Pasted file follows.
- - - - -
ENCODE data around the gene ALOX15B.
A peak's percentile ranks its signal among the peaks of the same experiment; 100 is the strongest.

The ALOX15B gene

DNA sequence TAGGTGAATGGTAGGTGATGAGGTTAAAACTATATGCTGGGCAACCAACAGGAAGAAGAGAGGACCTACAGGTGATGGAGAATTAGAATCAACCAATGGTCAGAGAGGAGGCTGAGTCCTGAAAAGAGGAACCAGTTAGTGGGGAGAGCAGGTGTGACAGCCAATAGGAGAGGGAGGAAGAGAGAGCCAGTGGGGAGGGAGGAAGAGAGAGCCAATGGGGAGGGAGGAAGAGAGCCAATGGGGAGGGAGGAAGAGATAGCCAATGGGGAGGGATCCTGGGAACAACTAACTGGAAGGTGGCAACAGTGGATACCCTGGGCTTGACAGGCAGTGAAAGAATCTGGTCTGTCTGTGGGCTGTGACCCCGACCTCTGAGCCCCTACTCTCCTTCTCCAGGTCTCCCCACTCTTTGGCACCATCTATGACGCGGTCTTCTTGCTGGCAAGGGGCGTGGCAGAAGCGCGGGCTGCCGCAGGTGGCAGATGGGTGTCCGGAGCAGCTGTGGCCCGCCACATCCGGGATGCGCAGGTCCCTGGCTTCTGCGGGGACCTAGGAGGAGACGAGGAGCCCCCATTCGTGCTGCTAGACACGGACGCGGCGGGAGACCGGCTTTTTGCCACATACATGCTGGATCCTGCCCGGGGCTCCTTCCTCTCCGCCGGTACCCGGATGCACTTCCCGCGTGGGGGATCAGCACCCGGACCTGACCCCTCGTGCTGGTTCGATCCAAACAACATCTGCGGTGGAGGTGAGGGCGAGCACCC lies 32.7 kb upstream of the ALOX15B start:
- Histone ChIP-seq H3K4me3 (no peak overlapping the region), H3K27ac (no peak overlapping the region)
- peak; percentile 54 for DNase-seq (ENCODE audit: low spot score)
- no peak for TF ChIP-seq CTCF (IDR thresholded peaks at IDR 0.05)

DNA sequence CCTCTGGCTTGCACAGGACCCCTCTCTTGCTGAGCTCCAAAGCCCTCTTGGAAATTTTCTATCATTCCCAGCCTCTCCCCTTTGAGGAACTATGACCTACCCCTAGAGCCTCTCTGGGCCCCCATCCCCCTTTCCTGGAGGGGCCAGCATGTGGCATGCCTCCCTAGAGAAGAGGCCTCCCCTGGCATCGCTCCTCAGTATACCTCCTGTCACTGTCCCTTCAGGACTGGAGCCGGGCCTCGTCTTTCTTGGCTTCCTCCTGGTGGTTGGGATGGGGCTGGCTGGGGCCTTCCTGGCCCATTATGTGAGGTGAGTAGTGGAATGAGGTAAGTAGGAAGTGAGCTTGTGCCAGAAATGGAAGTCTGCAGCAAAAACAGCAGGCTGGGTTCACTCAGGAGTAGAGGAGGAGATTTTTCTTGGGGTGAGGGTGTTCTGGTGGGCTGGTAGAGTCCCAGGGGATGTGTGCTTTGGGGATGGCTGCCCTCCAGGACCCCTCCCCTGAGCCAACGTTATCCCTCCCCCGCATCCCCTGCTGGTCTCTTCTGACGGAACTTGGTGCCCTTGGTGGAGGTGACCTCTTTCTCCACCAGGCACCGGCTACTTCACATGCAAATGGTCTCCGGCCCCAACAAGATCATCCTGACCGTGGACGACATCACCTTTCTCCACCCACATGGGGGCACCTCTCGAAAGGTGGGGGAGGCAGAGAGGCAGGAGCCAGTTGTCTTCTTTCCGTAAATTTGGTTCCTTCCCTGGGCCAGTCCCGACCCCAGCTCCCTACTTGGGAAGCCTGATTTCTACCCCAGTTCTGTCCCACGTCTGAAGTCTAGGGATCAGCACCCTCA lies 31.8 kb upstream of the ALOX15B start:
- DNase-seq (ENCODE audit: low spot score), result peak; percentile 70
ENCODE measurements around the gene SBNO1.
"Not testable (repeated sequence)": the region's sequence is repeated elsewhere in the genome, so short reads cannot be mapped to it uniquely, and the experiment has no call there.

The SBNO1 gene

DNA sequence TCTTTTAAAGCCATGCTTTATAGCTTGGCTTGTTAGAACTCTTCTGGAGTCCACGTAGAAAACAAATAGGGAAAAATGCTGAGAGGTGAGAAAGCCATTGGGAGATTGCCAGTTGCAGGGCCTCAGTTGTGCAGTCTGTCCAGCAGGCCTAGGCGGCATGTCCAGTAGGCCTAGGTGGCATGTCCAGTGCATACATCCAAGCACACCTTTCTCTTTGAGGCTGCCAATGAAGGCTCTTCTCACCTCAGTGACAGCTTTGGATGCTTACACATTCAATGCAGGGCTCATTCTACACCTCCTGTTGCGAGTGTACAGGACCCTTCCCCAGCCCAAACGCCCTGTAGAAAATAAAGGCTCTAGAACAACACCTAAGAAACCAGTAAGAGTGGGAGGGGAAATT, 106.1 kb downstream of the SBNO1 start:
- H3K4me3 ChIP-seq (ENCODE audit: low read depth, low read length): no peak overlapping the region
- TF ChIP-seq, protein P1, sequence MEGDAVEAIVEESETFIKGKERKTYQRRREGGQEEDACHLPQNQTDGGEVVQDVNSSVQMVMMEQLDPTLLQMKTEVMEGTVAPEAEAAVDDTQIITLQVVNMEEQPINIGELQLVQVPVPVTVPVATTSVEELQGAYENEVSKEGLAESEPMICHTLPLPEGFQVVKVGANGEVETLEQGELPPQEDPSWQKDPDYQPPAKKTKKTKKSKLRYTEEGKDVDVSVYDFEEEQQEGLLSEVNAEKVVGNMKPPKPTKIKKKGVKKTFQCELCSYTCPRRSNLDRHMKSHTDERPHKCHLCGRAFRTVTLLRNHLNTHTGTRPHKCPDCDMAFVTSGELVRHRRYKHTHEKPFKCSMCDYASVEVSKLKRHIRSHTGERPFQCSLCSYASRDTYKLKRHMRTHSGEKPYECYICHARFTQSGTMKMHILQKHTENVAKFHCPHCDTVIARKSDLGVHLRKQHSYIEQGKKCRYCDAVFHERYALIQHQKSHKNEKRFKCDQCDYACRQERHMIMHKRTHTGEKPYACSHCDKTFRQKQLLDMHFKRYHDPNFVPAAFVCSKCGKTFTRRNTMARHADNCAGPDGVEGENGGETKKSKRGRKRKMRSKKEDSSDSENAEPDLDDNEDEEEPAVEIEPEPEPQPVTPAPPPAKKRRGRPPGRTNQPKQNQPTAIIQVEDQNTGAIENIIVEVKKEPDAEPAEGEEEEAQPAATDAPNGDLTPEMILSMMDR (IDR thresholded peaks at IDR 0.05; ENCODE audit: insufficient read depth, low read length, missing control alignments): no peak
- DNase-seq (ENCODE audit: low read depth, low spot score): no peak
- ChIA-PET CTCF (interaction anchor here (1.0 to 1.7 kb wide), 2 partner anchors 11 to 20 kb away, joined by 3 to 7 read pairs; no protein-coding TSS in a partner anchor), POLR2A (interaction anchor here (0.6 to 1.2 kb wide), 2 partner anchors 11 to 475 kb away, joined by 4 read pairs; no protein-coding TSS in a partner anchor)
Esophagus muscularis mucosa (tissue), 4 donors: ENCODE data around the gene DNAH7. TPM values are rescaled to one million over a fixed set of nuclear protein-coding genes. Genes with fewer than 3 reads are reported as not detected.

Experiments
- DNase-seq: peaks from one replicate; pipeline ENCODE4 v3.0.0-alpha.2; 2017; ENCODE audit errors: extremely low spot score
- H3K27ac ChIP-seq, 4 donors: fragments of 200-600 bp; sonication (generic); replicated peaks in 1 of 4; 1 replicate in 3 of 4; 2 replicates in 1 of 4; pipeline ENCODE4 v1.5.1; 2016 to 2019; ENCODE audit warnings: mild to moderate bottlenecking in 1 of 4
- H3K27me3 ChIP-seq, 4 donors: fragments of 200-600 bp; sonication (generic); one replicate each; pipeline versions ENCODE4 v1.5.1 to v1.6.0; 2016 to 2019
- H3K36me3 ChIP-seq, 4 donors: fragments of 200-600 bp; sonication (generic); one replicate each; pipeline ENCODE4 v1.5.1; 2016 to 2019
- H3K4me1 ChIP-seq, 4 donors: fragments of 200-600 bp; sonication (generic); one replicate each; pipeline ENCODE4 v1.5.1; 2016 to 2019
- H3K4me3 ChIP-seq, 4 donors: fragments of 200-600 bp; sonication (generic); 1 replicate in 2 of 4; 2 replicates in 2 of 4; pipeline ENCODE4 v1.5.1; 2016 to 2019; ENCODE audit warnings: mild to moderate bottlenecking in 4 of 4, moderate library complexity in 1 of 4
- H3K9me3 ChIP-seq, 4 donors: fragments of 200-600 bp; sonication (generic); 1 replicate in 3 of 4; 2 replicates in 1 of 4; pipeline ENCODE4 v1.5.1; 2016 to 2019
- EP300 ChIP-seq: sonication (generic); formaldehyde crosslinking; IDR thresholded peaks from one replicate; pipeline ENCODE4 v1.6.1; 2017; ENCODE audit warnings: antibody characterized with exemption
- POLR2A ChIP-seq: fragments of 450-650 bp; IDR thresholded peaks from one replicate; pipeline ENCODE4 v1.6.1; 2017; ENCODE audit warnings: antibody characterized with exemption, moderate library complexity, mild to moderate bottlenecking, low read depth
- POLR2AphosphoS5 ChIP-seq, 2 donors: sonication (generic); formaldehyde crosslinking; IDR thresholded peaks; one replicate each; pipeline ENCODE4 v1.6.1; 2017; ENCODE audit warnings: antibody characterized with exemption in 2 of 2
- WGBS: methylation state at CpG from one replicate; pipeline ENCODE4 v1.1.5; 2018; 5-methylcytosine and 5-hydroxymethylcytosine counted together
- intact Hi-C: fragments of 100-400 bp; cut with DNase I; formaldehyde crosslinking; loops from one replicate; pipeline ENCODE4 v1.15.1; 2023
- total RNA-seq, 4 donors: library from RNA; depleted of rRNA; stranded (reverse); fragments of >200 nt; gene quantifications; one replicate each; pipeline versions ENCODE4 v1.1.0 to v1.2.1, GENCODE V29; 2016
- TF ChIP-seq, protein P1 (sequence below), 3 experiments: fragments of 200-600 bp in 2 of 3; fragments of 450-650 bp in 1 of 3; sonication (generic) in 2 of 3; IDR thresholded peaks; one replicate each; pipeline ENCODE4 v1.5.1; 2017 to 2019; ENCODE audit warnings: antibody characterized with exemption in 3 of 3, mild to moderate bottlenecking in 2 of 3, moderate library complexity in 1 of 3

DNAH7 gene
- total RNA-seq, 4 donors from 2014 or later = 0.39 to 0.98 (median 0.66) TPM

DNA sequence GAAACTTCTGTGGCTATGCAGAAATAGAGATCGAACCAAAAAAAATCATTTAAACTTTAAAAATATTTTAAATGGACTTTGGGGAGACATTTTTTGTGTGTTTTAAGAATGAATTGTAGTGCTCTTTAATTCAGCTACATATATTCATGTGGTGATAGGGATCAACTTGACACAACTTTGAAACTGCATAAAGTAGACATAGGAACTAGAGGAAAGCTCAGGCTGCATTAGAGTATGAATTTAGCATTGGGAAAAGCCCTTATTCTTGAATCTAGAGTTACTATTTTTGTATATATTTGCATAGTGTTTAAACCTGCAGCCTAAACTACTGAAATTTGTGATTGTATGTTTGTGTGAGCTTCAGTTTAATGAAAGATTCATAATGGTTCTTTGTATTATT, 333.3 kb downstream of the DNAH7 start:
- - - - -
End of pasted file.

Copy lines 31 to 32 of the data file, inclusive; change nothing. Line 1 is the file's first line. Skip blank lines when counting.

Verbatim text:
- intact Hi-C: fragments of 100-400 bp; cut with DNase I; formaldehyde crosslinking; loops from one replicate; pipeline ENCODE4 v1.15.1; 2023
- total RNA-seq, 4 donors: library from RNA; depleted of rRNA; stranded (reverse); fragments of >200 nt; gene quantifications; one replicate each; pipeline versions ENCODE4 v1.1.0 to v1.2.1, GENCODE V29; 2016